A year ago, I wrote in my v54.0 post that I’d decided not to have any goals for the year ahead. Instead of having goals, I wrote:
I’m embracing the moment. Every moment. Simply being in the moment. Being present with whomever I’m with or whatever I’m doing. But that’s not a goal. I know I’ll drift – regularly – just like my mind does when I meditate.
As I reflect on that last 365 days, I’m glad I had no goals. I could never have anticipated the 365 days that just occurred. Someone changed some of the fundamental code in the simulation we are in, and it sent everything off in an extremely unexpected direction.
Nothing like a small change in initial conditions.
For v55, I’m maintaining my simply begin again matra. However, when I woke up this morning, I allowed a switch to flip on the stage of life I’m in. At 55, I’ve decided I’m in the “every day is a gift from here on out” mode.
I’ve had several friends die this year. Many others have re-evaluated what they are doing, how they are doing it, or why they are doing it. I’ve been involved in several projects that have opened my eyes and mind to a different level around the inequities that exist on our planet. I spent a lot of time on things I didn’t want to spend my time on because I felt a responsibility or an obligation to people, things, or institutions.
Simply begin again.
Amy has continued to be an extraordinarily deep bedrock in my existence. We’ve had coffee together every morning since mid-March when the Covid lockdowns started. Our conversations have shifted from the past to the future, to the current moment. For the last 265 days, we’ve been together. While I could never have predicted that for v54, it was a blessing in an otherwise complex and completely unexpected year.
As I shift into “every day is a gift from here on out” mode, I’m changing how I spend my life, so it’s oriented around maximizing what I want to do rather than minimizing what I don’t want to do. That’s not a goal, but a foundational shift in my own initial condition, as of this moment.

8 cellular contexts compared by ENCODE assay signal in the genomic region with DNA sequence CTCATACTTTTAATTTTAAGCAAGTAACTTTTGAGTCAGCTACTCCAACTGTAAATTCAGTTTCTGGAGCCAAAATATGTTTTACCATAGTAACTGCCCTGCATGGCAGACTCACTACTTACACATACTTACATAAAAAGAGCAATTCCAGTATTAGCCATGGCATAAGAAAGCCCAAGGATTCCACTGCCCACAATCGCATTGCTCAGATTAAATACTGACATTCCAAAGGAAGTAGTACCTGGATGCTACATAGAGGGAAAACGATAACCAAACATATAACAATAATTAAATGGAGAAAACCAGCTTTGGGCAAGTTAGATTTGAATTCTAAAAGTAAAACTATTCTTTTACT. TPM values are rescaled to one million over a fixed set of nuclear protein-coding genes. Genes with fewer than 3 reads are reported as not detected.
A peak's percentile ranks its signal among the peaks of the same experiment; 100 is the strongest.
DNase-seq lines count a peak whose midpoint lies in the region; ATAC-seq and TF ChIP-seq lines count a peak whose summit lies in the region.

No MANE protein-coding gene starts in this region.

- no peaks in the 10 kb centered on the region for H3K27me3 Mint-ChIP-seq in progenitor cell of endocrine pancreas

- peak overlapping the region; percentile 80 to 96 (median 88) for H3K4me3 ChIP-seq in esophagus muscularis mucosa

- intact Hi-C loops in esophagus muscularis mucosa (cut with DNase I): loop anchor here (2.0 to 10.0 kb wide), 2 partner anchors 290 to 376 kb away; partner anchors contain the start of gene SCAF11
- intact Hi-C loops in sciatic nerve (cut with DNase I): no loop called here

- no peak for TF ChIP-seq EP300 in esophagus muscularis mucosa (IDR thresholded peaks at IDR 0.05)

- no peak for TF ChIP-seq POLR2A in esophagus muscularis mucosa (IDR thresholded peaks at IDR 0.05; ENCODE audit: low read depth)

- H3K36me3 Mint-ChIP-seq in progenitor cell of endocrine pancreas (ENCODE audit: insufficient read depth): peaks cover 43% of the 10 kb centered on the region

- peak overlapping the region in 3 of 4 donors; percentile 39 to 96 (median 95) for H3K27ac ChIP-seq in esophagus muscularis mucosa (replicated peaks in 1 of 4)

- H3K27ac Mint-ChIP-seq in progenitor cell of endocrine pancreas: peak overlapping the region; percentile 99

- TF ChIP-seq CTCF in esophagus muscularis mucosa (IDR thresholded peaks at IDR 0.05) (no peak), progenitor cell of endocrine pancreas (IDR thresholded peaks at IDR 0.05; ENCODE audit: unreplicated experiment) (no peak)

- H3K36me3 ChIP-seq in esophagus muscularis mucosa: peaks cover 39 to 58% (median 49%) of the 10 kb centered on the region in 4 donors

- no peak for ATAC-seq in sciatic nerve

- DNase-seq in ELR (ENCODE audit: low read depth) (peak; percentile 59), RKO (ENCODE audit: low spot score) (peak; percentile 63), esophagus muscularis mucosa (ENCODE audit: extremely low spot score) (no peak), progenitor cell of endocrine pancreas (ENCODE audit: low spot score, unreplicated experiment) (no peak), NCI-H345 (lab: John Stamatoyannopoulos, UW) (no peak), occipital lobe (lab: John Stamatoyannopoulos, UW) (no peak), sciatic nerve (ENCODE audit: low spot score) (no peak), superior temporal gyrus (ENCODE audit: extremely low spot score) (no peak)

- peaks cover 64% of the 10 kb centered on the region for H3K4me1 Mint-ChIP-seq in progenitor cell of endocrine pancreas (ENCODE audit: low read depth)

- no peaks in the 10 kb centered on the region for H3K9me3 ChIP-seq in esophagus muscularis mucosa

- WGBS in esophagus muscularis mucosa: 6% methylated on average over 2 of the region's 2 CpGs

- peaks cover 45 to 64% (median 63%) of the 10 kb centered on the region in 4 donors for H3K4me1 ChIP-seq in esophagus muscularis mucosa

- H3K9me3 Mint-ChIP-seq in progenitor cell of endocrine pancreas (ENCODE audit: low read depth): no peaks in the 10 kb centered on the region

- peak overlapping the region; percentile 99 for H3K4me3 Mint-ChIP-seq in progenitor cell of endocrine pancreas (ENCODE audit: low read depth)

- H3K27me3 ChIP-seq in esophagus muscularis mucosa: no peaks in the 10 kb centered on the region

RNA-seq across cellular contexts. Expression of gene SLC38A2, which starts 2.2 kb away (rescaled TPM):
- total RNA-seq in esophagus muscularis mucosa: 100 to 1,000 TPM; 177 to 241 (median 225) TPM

Simply begin again.
During the Covid crisis, I’ve been regularly discussing the dramatic amplification of inequities that already existed. From a business perspective, some businesses have benefited during this crisis, while other businesses (and entire categories of business) are being wiped off the face of the earth.
Here’s a blunt statement of what’s going on that showed up in a Slack channel yesterday.
Working through my market portfolio this am and thought This metric would be of interest to this group. Facebook, Amazon, Apple, Google, Netflix and Microsoft have added 3 trillion dollars to their value since COVID started. This is a deep wealth transfer from small businesses. These 6 companies have more market cap than the entire emerging market sector.
I’d like to introduce a new project – Can Do Colorado.
Covid has had a dramatic negative impact on local (or main street) businesses. Energize Colorado was set up in March to help companies with less than 500 employees survive and emerge from the Covid crisis. As part of the rapid scale-up of a new non-profit (now hundreds of active volunteers across the State), Energize Colorado has worked with many other non-profits supporting small businesses and has engaged in several public-private partnerships such as the Energize Colorado Gap Fund.
Can Do Colorado showcases small businesses’ hard work across the state through a series of short videos that strengthen customer confidence by connecting Colorado’s consumers with small businesses. The campaign extends a direct call to consumers to support businesses within their communities that are open, adhering to public health orders, and following best practices.
None of these activities would go anywhere without the deep, embedded, and optimistic spirit of Coloradans helping Coloradans. Starting today, let’s all embrace Can Do Colorado and help our local small businesses survive and emerge from this crisis.